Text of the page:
If you’ve already scheduled a hearing test, that’s great! Whether you know you have problematic hearing loss or are going in for a routine hearing healthcare checkup, hearing tests are an important part of general healthcare. The non-profit Better Hearing Institute recommends one per decade until age 50, and one every three years after that.
Hearing loss creeps in slowly, and it can be an early indicator of underlying health issues, so regular hearing tests are the best way to make sure you’re in good hearing health.
When you visit us for a hearing test, there are three standard steps:
- A short conference with your audiologist about any issues you’ve recognized, your medical history, and your family medical history
- A physical examination of your ears
- The hearing test, where you are asked to respond to a series of sounds
After the hearing test, your audiologist will present your audiogram and go over your results with you. This is a good time for you to ask a few questions as well, which you may wish to write down and bring with you. Let’s go over a few common questions you might want to ask during your hearing consultation.
What kind of hearing loss do I have?
There are three broad types of hearing loss:
Sensorineural hearing loss occurs in the inner ear or along the auditory nerve. These are the parts of the ear that transduce (convert) mechanical sound into electrical impulses and transport them to the brain. Age-related hearing loss and noise-induced hearing loss are both types of sensorineural hearing loss, usually associated with a loss of high frequencies that may then progress toward more and more problematic hearing loss.
Conductive hearing loss is caused by any other part of the ear, from the middle ear outward. It could be anything from an obstruction in the ear canal to an abnormality in one of the three tiny bones in the middle ear. Some conductive hearing loss is temporary, or may be surgically treated.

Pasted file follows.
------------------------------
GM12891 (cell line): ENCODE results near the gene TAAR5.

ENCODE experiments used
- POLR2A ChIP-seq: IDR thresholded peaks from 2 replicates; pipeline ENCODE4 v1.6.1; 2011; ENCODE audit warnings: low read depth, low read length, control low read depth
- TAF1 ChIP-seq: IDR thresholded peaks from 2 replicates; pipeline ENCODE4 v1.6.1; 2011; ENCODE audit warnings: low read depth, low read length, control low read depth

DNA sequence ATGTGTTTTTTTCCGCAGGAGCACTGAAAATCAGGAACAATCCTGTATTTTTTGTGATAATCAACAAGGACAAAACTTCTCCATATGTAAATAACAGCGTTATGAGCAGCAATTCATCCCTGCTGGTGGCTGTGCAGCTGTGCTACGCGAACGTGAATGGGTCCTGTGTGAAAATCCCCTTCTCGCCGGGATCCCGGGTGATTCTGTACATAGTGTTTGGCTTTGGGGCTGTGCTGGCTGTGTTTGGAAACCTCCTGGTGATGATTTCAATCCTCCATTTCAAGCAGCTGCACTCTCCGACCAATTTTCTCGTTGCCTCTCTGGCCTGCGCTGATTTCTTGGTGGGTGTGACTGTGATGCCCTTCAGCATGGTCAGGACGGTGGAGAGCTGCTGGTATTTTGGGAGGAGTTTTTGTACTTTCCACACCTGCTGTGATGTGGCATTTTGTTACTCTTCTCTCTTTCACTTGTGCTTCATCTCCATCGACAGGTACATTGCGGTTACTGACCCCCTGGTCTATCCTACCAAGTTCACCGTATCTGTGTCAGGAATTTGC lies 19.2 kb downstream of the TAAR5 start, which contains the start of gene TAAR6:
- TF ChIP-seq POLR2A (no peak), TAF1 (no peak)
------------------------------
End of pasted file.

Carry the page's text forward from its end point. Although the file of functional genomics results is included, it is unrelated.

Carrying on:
Mixed hearing loss is a combination of both types.
Will My Hearing Loss Get Worse?
Depending on the type of hearing loss you have, it may be treatable with hearing aids, cochlear implants or surgery. We might recommend wearing earplugs during certain regular activities. Quitting smoking will slow the progress of hearing loss, as will adopting an anti-inflammatory diet such as the Alternate Mediterranean diet (AMED) or Dietary Approaches to Stop Hypertension (DASH).
Is My Hearing Loss the Same in Both Ears?
In all likelihood, one of your ears will hear a little better than the other. We often talk about “right brain” versus “left brain” thinking. Well, recent research at the University of California at Los Angeles has shown that your ears are working along with the same program. Your left ear is more attuned to music and the emotional tenor of other voices, whereas your right ear tends to get more of the content and logic of speech. More hearing loss in the left ear might make it a little harder to interpret a family member’s mood, and more in the right ear might indicate a little more trouble with logic.
What Type of Hearing Aid is Best for Me?
Be sure to give our team plenty of information about the kinds of activities you do, what your daily routine is like, and the times when hearing loss presents the biggest challenges for you. Part of their job is knowing the vast market of available hearing aids and which ones are best for which lifestyles.
What Kinds of Add-Ons Should I Get?
Hearing aids are an important and substantial investment. While there are add-ons available for hearing aids like separate microphones and telecoils, these may not be necessary for you if you don’t spend a lot of time in chaotic environments or on the phone. Talk through the options that are available for you and we can help you figure out which ones might actually be useful to you and which ones you can do without.
How Often Will I Need Adjustments?
Most adjustments will be made in the first few weeks that you have your hearing aids. It may take a few visits back to the clinic to get the fitment (programming) right; precision scientific measurements are important, but most people find their hearing aids function a little differently once they’re out in the world.
Schedule an Appointment Today
If you’re ready to change your life by treating hearing loss, contact us today! We provide comprehensive hearing health services and we look forward to helping you on your journey to better hearing.